❝ The US firm says it makes “buying decisions based on performance” and that cutting brands “is part of the regular rhythm of our business”…

❝ The #GrabYourWallet campaign urged customers to boycott firms which have supported the Trumps.

It was started by two women angry about the president’s comments about women which came out in October.

❝ Co-founder Shannon Coulter reacted on Twitter, saying: “Big news everyone. You did this. I am in awe #GrabYourWallet.

“Those who voted against Donald control $7 trillion in spending.

“Never forget it. Never forget our power. Together, we can change a lot.”

A bit more detail in the article including Nordstrom softpedaling on the boycott. Folks just “stopped buying the Ivanka brand”. Same as a boycott as far as I read.

Milestone: Entire management team of the State Department has resigned

From Josh Rogin at the Washington POST

❝ Secretary of State Rex Tillerson’s job running the State Department just got considerably more difficult. The entire senior level of management officials resigned Wednesday, part of an ongoing mass exodus of senior foreign service officers who don’t want to stick around for the Trump era.

❝ Tillerson was actually inside the State Department’s headquarters in Foggy Bottom on Wednesday, taking meetings and getting the lay of the land. I reported Wednesday morning that the Trump team was narrowing its search for his No. 2, and that it was looking to replace the State Department’s long-serving undersecretary for management, Patrick Kennedy. Kennedy, who has been in that job for nine years, was actively involved in the transition and was angling to keep that job under Tillerson, three State Department officials told me.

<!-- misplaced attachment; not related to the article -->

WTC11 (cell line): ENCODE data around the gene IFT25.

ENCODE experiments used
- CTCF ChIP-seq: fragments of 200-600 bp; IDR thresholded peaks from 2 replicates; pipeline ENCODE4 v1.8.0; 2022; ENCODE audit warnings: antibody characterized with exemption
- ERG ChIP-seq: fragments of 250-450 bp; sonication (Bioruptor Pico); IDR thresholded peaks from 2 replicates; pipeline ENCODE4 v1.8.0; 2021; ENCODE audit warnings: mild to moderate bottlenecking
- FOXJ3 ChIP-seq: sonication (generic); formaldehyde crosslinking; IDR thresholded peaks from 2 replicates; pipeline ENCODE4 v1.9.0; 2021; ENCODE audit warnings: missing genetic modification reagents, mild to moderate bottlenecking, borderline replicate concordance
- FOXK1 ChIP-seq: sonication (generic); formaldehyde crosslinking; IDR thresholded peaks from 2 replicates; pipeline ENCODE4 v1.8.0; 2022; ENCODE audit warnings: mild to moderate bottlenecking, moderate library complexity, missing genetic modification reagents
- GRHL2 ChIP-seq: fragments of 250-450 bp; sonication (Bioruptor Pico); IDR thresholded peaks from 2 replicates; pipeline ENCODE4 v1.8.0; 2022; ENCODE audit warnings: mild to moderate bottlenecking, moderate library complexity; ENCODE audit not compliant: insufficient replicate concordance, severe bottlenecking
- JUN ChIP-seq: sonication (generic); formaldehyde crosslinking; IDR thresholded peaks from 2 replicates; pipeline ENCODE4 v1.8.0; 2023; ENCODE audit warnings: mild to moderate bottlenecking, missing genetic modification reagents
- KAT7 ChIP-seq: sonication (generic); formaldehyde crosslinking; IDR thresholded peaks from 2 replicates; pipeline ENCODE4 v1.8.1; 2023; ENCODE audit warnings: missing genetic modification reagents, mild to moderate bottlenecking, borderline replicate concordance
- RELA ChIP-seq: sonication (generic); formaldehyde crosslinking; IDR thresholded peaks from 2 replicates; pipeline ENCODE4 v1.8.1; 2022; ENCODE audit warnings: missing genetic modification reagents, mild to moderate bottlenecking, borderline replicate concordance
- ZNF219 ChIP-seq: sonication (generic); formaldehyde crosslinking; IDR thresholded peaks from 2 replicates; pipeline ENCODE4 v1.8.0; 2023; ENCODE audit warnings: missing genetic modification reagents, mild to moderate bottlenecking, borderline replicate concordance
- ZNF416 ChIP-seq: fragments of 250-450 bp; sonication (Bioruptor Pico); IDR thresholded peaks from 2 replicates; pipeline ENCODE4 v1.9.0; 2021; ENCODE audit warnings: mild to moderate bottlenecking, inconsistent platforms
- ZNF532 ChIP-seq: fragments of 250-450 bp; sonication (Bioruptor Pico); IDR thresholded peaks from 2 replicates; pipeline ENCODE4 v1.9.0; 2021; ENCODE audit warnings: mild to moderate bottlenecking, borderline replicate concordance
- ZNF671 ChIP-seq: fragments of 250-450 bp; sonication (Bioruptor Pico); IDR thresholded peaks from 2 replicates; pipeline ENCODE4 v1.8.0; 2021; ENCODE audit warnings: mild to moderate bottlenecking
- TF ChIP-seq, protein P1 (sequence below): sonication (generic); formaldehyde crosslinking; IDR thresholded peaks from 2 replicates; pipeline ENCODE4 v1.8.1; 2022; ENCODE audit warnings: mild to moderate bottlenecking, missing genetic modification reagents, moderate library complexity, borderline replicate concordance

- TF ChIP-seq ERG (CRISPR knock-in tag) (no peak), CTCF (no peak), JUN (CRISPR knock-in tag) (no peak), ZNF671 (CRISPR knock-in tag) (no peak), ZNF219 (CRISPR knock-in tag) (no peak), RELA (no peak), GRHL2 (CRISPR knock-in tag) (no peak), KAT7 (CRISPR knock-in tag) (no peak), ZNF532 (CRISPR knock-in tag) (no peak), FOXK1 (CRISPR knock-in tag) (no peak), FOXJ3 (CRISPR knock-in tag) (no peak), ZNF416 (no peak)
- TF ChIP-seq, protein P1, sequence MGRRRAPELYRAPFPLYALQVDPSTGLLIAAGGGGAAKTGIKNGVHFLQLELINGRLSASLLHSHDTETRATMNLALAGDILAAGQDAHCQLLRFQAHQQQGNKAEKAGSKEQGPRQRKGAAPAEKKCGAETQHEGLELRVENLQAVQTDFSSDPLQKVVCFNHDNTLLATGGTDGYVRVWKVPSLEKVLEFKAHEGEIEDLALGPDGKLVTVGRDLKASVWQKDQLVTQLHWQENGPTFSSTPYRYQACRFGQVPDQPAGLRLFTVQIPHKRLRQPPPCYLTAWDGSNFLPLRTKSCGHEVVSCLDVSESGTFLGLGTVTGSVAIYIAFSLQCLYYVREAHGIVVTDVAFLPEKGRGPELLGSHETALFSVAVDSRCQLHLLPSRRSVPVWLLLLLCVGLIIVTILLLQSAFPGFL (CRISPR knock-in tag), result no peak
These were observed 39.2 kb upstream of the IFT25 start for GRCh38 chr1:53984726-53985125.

Then suddenly on Wednesday afternoon, Kennedy and three of his top officials resigned unexpectedly, four State Department officials confirmed. Assistant Secretary of State for Administration Joyce Anne Barr, Assistant Secretary of State for Consular Affairs Michele Bond and Ambassador Gentry O. Smith, director of the Office of Foreign Missions, followed him out the door. All are career foreign service officers who have served under both Republican and Democratic administrations…

❝ In addition, Assistant Secretary of State for Diplomatic Security Gregory Starr retired Jan. 20, and the director of the Bureau of Overseas Building Operations, Lydia Muniz, departed the same day. That amounts to a near-complete housecleaning of all the senior officials that deal with managing the State Department, its overseas posts and its people…

❝ Several senior foreign service officers in the State Department’s regional bureaus have also left their posts or resigned since the election. But the emptying of leadership in the management bureaus is more disruptive because those offices need to be led by people who know the department and have experience running its complicated bureaucracies. There’s no easy way to replace that via the private sector, said David Wade.

“Resist” comes in many flavors. Civil servants haven’t a lot of choices. Resigning is closest to the honorable definition of boycott.

In fact, this is closer to an expression of honest political clarity than anything I expect from Congress. While there will be a number of principled Congress-critters who will speak out and vote against Trump’s crap appointees, the overall votes will come down to obedient sheep in the Republican Party exercising their diminishing majority.

NAFTA, global trade deals, aren’t what killed American manufacturing jobs

❝ Politically speaking, there was no debate on United States international trade agreements in 2016: All politicians seeking to win a national election, or even to create a party-spanning political coalition, agree that our trade agreements are bad things.